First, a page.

According to a Cobalt.io report, DevOps is being transitioned to DevSecOps by introducing an "everyone is part of the security team" approach.
Companies report a strong relationship between security and engineering. In a new report, more than three quarters of the respondents (78%) highlighted a transition from DevOps to DevSecOps, according to the Pentest as service platform provider Cobalt.io.
The fourth annual State of Pentesting: 2020 report, which examines the state of application security, contains findings from a survey of more than 100 experts in the areas of security, development, operations and product roles. Penetration or pentesting is often used to extend a web application firewall.
"As web applications become more complex and scanners improve efficiency, this report shows that security basics often have to be applied to complex problems," said Vanessa Sauter, security strategy analyst at Cobalt.io, in a statement.
This year's report also looked at what vulnerabilities in web applications can be reliably found using machines, and which requires human expertise to manually identify them. The most common types of vulnerabilities were also investigated, based on data from more than 1,200 pentests performed on Cobalt.io's PtaaS platform.
According to the report, the most common type of vulnerability is misconfiguration for the fourth consecutive year. The remaining five types of vulnerabilities were cross-site scripting. Authentication and sessions; Exposure to sensitive data; and lack of access controls.
Application security methods continue to evolve
The survey also found that:
· Over a third (37%) of respondents publish software weekly or daily
· 52% say their organization requests pentests at least quarterly, while only 16% do pentests annually or every six months
· More than three quarters (78%) of respondents conduct pentests to improve their application security
· Organizations are testing many different types of applications, and cloud environments continue to pose a significant risk, particularly with regard to security misconfigurations. More than half (51%) of the respondents perform pentesting in Amazon-based cloud environments alone.
· The majority of respondents (78%) indicated a close relationship between security and technology as companies transition from DevOps to DevSecOps and adopt the "everyone is part of the security team" approach.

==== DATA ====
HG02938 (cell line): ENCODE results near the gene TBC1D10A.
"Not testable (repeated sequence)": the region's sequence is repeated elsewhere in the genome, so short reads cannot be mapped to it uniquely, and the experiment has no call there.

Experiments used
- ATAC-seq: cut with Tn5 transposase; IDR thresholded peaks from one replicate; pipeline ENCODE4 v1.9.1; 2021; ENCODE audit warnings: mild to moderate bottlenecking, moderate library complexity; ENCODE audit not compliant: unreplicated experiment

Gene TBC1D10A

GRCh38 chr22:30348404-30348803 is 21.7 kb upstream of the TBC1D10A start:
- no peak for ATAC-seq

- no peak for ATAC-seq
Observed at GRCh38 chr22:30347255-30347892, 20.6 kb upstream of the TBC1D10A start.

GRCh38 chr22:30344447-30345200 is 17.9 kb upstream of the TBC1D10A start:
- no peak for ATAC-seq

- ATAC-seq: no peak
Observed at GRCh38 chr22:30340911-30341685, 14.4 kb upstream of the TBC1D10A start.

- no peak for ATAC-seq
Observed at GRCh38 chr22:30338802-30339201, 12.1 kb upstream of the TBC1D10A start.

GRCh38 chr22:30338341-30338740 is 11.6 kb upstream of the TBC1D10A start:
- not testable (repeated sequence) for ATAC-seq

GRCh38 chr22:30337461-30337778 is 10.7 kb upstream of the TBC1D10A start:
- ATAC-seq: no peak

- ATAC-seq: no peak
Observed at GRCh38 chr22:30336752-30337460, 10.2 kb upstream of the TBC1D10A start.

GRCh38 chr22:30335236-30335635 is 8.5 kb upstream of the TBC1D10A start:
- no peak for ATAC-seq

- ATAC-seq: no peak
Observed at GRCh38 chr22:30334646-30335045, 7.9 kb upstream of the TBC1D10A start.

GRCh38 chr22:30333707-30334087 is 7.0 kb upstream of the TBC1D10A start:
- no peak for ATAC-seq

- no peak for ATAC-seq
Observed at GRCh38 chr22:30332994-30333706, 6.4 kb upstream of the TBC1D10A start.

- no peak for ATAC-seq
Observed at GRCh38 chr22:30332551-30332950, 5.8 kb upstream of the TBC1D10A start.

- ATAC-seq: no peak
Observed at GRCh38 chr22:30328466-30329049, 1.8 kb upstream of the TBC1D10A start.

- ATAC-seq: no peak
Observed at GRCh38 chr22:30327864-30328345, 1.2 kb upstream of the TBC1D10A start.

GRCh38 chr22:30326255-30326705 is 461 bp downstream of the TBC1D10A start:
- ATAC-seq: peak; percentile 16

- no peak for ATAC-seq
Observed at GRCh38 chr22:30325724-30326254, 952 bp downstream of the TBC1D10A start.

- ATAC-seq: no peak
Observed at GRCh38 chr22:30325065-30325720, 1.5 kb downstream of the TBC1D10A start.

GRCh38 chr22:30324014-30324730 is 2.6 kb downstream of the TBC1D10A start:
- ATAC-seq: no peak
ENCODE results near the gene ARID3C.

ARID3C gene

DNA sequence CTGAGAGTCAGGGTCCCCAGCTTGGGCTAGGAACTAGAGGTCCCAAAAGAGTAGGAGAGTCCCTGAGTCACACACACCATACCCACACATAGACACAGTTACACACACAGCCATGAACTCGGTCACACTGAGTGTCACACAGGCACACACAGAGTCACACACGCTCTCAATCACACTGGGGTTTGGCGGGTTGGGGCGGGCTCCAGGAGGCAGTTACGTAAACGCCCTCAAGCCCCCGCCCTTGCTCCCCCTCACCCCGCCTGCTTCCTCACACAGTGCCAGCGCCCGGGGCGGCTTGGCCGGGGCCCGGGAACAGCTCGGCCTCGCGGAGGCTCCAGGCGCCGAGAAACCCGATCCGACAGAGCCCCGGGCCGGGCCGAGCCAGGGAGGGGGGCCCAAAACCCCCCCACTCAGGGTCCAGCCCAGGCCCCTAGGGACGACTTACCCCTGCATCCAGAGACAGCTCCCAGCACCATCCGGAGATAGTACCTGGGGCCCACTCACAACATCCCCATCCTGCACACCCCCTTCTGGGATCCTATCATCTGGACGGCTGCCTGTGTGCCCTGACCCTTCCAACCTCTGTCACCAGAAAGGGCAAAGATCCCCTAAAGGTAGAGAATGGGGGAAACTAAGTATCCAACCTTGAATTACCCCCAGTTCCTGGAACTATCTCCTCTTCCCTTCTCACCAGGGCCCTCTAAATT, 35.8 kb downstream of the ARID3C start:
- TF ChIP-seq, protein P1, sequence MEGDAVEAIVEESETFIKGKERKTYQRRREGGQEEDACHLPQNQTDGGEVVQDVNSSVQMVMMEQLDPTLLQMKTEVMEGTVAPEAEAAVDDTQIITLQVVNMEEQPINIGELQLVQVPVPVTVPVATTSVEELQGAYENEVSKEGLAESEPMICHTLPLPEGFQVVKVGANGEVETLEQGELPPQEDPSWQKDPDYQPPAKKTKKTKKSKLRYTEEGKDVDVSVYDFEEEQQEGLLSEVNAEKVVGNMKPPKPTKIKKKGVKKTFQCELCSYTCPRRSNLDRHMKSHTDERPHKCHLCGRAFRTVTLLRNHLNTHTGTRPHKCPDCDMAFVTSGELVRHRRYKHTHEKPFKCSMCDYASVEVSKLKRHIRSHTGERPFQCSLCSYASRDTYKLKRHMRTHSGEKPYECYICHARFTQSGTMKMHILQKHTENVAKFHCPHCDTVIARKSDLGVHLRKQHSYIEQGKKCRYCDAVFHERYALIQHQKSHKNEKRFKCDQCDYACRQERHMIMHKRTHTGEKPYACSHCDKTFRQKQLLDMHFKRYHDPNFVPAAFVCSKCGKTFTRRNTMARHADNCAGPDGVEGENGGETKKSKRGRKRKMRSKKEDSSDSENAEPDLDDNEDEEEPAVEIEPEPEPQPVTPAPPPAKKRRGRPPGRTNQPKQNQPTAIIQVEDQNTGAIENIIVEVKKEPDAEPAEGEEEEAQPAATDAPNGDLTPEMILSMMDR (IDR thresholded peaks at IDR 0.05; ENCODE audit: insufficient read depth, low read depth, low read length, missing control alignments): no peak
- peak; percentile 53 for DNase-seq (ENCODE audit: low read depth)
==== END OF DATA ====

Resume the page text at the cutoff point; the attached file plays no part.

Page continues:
"As DevOps speeds up the speed of software release, data and automation are critical to security scaling," said Caroline Wong, chief strategy officer at Cobalt.io, in a statement. "Given the increasing demand for pentesting and higher expectations for application security, the relationship between security and engineering depends on operational efficiency through automation."
The study also found that both humans and machines add value when it comes to finding certain classes of vulnerabilities. According to the report, people "win" when it comes to finding business logic bypasses, racing conditions, and chained exploits.
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Although, when used properly, most machines "win" most types of vulnerabilities, scan results should be used as guides and analyzed in context, the report says.
There are also vulnerabilities that neither humans nor machines can find independently, so they should work together to identify these problems, Cobalt.io advised.
The vulnerability types in this category include:
Authorization errors (such as unsafe direct object reference)
· External out-of-band XML entity (OOB XXE)
· SAML / XXE injection
· DOM-based cross-site scripting
· Unsafe deserialization
Remote Code Exploitation (RCE)
· Session management
· Failed to upload files
· Subdomain acquisitions
"Regardless of whether mitigating security misconfigurations or identifying business logic bypasses, a thorough understanding of the system architecture and the ability to think both methodically and creatively is critical to mitigating the most serious application security threats," said Sauter.
Sauter added that creating unique payloads is less important than holistically evaluating the problems that are common to a company's applications.
The results were based on more than 1,200 pentests conducted between January 1, 2019 and December 31, 2019 via the Cobalt.io platform, as well as survey responses from more than 100 security, development, operations and product role practitioners in terms of application security.
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